You see, visiting Grandma and Grandpa's house is the opposite of their regular life at home in many respects.  At Grandma's house there is no school work and no chores, but that's just the beginning of the differences.
There are really cool toys at Grandma's house.  Topping the list is the golf cart they drive around at break-neck speeds, threatening to drive themselves right off the mountain.  I know I would never allow this at home, but at Grandma's house it seems like a great idea and I cheerfully wave to them as they careen around the corners.
We let the kids do sleep-overs with cousins at Grandma's house.  We almost never, and only for extremely rare occasions, have any kind of sleep-over at home.
I rarely allow, much less encourage the kids to play video games at home.  However, here I feel it turns the hearts of the children to their fathers--since the kids play on the very same gaming systems their fathers did.
Grandma's house is a food paradise for children.  There is a cupboard with crackers and goldfish, eggo waffles in the freezer, and best of all-- the tub of Red Vine licorice available morning and night.  A child grabbing a handful is smiled on whether it be 7:00 AM or 11:00 PM.
Smiled on by Grandma that is.  Not so much by me.
Clark ate a bowl of ice cream yesterday morning and as I began to question him he cut me off saying, "Mom, it's Grandma's house!"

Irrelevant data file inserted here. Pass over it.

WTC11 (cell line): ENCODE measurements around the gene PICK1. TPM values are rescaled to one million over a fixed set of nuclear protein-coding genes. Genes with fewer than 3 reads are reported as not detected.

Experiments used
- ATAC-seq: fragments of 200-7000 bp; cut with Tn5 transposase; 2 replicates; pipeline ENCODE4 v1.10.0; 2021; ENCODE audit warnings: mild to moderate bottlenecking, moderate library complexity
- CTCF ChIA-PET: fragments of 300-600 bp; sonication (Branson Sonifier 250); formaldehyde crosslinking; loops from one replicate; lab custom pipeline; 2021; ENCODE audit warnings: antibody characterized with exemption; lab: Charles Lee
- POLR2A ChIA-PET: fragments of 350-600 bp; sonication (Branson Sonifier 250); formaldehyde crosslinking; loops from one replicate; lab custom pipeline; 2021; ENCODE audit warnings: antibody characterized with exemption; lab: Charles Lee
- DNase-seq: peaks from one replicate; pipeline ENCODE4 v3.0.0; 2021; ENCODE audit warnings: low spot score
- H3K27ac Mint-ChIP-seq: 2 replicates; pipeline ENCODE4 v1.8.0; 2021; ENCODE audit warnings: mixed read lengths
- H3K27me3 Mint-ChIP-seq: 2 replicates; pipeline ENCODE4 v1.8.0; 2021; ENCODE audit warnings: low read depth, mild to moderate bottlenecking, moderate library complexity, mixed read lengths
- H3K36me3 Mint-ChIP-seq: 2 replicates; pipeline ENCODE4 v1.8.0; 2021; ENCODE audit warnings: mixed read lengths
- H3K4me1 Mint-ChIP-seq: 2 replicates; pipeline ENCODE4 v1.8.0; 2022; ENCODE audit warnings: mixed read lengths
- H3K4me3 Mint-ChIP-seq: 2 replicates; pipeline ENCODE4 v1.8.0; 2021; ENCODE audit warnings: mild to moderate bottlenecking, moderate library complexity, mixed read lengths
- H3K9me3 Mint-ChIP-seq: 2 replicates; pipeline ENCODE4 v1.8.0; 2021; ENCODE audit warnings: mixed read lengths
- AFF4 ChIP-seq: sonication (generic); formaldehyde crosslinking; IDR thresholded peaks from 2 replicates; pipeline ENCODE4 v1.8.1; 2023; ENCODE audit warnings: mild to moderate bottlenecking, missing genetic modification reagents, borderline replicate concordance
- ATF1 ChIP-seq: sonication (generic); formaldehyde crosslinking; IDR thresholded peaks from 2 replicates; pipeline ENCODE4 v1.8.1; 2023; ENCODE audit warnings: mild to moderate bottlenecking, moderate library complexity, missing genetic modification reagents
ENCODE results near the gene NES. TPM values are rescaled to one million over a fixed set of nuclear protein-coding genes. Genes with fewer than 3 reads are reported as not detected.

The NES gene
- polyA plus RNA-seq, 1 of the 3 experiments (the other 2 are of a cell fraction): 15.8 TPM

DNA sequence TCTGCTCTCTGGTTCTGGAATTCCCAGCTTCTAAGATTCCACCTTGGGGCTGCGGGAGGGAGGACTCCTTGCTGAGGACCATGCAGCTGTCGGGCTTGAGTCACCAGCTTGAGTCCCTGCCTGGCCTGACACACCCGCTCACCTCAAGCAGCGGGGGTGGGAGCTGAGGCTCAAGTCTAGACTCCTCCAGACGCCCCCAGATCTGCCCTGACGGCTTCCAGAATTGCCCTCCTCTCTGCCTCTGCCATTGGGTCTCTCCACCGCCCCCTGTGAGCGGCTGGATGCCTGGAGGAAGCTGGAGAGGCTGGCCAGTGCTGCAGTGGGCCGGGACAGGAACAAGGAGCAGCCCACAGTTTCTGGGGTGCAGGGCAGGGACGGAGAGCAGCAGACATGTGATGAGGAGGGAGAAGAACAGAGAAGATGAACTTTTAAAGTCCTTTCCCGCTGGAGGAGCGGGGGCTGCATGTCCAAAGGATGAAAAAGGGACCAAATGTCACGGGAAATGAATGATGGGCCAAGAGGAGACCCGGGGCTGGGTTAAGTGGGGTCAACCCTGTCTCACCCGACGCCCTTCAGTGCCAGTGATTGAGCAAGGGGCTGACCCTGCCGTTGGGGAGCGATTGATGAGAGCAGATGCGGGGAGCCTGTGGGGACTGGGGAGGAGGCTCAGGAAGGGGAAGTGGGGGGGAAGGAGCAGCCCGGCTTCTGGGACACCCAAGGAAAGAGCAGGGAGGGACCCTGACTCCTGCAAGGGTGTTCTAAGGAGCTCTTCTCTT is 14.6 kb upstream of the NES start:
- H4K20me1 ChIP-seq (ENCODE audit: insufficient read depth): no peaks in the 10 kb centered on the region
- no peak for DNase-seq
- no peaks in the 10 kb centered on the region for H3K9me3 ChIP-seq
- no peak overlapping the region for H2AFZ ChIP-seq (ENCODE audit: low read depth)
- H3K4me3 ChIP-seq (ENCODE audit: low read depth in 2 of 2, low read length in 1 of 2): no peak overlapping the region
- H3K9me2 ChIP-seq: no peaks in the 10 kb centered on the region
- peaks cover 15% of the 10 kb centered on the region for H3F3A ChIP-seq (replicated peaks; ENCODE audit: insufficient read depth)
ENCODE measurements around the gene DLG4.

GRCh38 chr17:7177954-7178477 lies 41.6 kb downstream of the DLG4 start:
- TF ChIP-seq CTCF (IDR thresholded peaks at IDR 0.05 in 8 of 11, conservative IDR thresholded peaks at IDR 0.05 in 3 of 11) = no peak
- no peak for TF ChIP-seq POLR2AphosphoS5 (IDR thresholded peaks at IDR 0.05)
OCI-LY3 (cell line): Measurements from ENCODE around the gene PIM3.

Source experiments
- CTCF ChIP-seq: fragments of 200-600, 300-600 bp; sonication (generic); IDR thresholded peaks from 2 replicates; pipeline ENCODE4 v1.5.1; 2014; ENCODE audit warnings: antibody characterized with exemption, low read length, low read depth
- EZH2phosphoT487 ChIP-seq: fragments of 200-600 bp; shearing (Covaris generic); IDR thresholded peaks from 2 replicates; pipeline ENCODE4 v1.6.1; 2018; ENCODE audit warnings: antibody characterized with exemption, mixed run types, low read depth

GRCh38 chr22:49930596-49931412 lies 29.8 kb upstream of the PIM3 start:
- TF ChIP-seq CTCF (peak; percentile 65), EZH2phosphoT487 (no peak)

Point for Clark.
At home Bethany loves to play with friends, but because of other responsibilities she can only get friend time in smaller doses. An hour or two here and there.  But up here she can play with cousins for not only hours on end, but for DAYS on end.
We have a lot of pets at home and so if Clark mentions a desire for any more we try to quell his enthusiasm.  But he knows that any wildlife found in Spokane is free for the taking home.  
After all, he found it at Grandma's house.
 This picture has nothing to do with this next opposite, but it's a picture of Abe and Abe does something up here in Spokane that is very opposite from his normal behavior at home.  
He cooks.
He heats up actual food for people to eat.  
I don't.
He does.
It's a beautiful thing. 
At home I'm pretty well aware of each of my children's locations because I know what they should be doing and I'm on them.  But here I'm so busy visiting with my fabulous sister-in-laws that I'm not really sure where my people are half the time.  To my wonderful mother-in-law I will just say that I really do take better care of my children at home.
I don't really play with my kids very much at home.  You know the kind of play where I get down on the floor and build something or play a game with them.  It is a great shame to me.  I think I used to much more with the older kids but I'm not doing such a good job of it these days.  But Grandma and Grandpa are so patient and involved, they will take the time to play with the grandchildren.  Grandpa spent no less than 30 minutes working on a Lincoln Log cabin.
Grandma may think checkers are boring, but she finds each grandchild fascinating and wants to get to know each one.  
I'm telling you, she is a good woman and I feel so blessed to benefit from her example.